This charge is less of a myth than an ongoing controversy. It remains one of the biggest challenges for women’s rights advocates today. It is true that feminist movements have historically been more commonly spearheaded by wealthier women, though this is a pattern in many countries, rather than just the white West and North. One possible explanation is that women’s movements, like most social movements, depend upon education, and a degree of income, to resource themselves. Another argument is that educated or middle-class women are motivated to push for their rights and interests as they have already secured their basic needs such as a decent income. Early 20th century suffragettes and suffragists, for example, were often wealthy women with high social status who were angered that they possessed little more than the civil rights of a child.
Of course, there were many working-class campaigners for suffrage too, notably the millworker Annie Kenney. Many black women and working-class women have asserted their difficulties with the term ‘feminism’ because too often it has been led by white middle-class women who have not been sufficiently connected to the equally important struggles for race equality and class emancipation. For that reason, in the 1970s African-American women proposed ‘womanism’ to be a less tainted term, and today ‘women’s rights’ have more global currency than ‘feminism’. More recently, feminism has been given a bad name because it has been used by powerful neo-colonial interests, particularly in the USA, as a justification for military intervention such as in Afghanistan and Iraq. The terms ‘femo-nationalism’ and ‘homonationalism’ (because intervention to ‘liberate’ gays and lesbians in the Middle East and North Africa has also been a feature), have been coined by Sara Farris and Jasbir K. Puar to express anti-racist feminists’ concerns about a hijacking of a movement by its political opponents.
Mary Kelly talks about the transexual rights movement
Five amazing feminist ideas
An introduction to the Women’s Liberation Movement would not be complete without a reference to some of its original and influential ideas. These are just five:
Time is political. This is an idea that fed straight into workplace struggles. Trade Union women’s activists and many feminists interviewed for this history, testify to a vision of better work conditions which goes far beyond the demand for equal pay. How can we restructure the division of time spent at work and at home? Understanding the politics of time as well as the gendered division of labour could free men as well as women.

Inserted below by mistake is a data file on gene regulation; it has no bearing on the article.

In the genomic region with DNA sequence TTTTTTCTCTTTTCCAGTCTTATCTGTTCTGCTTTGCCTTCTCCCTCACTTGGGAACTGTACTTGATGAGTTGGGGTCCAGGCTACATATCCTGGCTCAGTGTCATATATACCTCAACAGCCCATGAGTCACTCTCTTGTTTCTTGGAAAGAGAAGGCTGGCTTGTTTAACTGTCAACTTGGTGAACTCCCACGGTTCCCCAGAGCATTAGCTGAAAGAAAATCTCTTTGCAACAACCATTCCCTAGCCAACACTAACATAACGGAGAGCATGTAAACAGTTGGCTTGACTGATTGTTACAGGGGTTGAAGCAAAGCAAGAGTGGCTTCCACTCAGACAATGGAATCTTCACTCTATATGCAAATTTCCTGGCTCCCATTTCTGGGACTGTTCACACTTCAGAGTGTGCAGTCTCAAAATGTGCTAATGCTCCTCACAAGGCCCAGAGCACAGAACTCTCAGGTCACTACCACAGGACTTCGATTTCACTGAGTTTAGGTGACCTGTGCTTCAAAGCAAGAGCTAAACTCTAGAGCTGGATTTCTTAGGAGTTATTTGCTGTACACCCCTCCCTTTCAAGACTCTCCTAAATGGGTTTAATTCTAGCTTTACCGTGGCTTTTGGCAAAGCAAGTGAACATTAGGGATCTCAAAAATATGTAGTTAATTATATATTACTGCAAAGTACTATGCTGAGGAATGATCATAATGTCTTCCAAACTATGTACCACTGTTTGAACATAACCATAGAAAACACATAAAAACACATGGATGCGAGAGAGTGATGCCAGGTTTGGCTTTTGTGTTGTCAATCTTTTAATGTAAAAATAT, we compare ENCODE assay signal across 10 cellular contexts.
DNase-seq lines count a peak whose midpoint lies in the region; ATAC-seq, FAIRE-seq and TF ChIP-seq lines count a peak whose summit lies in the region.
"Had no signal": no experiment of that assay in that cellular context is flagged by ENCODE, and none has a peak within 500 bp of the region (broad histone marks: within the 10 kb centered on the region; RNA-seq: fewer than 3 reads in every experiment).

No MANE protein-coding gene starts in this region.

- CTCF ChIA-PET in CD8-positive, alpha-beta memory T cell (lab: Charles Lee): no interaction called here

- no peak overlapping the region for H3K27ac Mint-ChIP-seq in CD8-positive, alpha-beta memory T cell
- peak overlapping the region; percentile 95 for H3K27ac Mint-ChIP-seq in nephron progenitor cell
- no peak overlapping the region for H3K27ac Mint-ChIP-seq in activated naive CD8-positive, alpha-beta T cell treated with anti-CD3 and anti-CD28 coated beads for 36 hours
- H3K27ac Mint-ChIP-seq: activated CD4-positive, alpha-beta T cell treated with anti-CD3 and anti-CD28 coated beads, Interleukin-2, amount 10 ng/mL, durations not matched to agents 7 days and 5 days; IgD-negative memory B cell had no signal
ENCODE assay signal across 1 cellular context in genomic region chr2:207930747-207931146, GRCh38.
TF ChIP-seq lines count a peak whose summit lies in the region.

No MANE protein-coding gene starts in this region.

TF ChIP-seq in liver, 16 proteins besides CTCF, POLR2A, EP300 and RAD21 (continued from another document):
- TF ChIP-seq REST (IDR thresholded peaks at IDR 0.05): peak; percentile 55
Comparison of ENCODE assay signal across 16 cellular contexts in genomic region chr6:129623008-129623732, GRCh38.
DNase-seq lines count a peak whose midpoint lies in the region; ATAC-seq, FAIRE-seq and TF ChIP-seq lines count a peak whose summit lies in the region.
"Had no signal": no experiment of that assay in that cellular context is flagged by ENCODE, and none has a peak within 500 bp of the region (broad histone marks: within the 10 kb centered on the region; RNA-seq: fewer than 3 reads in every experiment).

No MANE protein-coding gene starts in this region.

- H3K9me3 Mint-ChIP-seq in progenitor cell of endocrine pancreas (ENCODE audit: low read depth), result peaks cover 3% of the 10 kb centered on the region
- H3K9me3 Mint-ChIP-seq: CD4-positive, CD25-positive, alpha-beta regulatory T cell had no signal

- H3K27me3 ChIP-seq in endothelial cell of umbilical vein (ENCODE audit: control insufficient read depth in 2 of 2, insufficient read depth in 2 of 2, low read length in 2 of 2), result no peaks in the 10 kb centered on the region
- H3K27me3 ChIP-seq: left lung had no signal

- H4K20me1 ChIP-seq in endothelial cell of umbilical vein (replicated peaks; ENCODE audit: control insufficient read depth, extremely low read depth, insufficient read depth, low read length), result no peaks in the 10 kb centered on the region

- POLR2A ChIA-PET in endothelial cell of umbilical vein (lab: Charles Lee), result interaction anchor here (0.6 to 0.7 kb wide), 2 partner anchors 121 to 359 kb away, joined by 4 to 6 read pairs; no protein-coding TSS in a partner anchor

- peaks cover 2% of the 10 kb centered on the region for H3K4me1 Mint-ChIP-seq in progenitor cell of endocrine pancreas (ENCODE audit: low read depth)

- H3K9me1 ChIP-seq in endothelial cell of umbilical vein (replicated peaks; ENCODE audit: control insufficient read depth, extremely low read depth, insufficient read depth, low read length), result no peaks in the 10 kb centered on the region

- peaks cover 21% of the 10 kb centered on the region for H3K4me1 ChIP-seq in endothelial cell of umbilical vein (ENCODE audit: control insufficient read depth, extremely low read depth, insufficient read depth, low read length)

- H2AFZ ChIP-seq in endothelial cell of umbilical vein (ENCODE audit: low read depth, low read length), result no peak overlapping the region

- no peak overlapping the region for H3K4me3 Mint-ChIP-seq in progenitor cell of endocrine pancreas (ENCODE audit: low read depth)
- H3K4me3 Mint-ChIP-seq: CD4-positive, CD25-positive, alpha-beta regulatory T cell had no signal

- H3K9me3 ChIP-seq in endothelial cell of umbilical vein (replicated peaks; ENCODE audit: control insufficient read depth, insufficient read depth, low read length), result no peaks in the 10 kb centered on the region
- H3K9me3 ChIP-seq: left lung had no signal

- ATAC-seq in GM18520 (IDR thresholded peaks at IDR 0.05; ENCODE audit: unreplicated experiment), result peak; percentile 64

Morality comes from caring relationships. This idea draws on ancient ethical philosophies but was given far more life and detail by feminists who showed that nursing, mothering, friendships, love, and many areas traditionally viewed as ‘women’s work’, support a good society just as much as the world of court and parliament. The ‘ethics of care’, as this is known, values the personal relationship and differences between people, challenging simple ideas that we are all are ‘the same’ under the law.
Bodies are part of how we think, exist, relate. Again, feminists did not invent this idea but developed it in a myriad of philosophies, literary texts, art works, as well as political practice. They challenged a powerful tradition which suggested that women were less capable than men of reason, and that this was because of their messy, leaky, child-bearing bodies. While asserting women’s ability to reason, feminists in the period of the WLM also wanted to celebrate the body as a source of self and of mind.
Everyday life is interesting. Much like the valuing of bodily life, feminists reclaimed the domain of the domestic and the everyday as a source of investigation and sometimes pride. ‘Ephemera’ like diaries, letters and family albums are just some of the records newly valued in this light.
What may be true for you is not always true for me. As the WLM evolved to recognise its connection with and need of, many other political movements, political thinkers have developed ideas of ‘intersectionality’, ‘standpoint philosophy’, ‘transversality’ and more. All of these emphasise that the struggle for gender rights is different in different times and places, and that all truths are conditioned by who, when, what, and why they are being asserted. Differences must be respected, even as coalitions and alliances must be continually reinvented.
Perhaps the biggest and most basic great feminist idea is simply that gender relations are not set in stone. They have a history, and they have already been transformed many times, sometimes in ways that feminists like, sometimes not. But they can change. The WLM was a moment when women – and some men – felt this very keenly, and tried to steer the direction in ways that were emancipating for all.
Barbara Taylor discusses mother / daughter relationships
This article was researched and written by the Sisterhood and After Research Team, who are experts in the history of contemporary feminism and narrative life methods. The team included Abi Barber, Dr Polly Russell, Dr Margaretta Jolly, Dr Rachel Cohen, Dr Freya Johnson-Ross and Dr Lucy Delap. Further information about the team and project is available in the About the project section.